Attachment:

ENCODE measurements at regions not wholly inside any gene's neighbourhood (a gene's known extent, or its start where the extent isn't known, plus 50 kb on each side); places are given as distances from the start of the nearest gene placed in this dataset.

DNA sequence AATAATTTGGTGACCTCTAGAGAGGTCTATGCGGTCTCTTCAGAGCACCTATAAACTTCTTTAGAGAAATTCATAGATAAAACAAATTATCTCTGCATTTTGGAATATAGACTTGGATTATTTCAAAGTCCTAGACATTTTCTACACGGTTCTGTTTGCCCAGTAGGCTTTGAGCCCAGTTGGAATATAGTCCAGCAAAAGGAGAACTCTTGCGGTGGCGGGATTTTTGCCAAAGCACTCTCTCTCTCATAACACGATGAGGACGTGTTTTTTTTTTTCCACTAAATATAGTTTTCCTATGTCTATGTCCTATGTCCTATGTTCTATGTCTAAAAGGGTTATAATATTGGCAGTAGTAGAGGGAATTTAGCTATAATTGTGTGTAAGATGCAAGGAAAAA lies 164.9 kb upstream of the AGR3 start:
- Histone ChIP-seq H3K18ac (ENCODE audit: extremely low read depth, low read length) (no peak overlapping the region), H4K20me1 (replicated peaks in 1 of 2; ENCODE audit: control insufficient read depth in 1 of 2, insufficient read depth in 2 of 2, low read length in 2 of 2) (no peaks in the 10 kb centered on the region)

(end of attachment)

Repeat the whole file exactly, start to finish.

ENCODE measurements at regions not wholly inside any gene's neighbourhood (a gene's known extent, or its start where the extent isn't known, plus 50 kb on each side); places are given as distances from the start of the nearest gene placed in this dataset.

DNA sequence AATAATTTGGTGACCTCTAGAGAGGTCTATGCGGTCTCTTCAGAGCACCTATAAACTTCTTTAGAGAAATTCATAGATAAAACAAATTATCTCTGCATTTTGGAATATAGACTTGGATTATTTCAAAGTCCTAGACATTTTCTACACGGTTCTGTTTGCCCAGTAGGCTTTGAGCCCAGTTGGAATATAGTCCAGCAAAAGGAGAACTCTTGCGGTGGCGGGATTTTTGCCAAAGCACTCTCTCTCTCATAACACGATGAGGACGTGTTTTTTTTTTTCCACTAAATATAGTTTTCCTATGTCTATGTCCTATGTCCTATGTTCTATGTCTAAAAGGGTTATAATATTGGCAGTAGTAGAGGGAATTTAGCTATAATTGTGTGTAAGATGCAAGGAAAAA lies 164.9 kb upstream of the AGR3 start:
- Histone ChIP-seq H3K18ac (ENCODE audit: extremely low read depth, low read length) (no peak overlapping the region), H4K20me1 (replicated peaks in 1 of 2; ENCODE audit: control insufficient read depth in 1 of 2, insufficient read depth in 2 of 2, low read length in 2 of 2) (no peaks in the 10 kb centered on the region)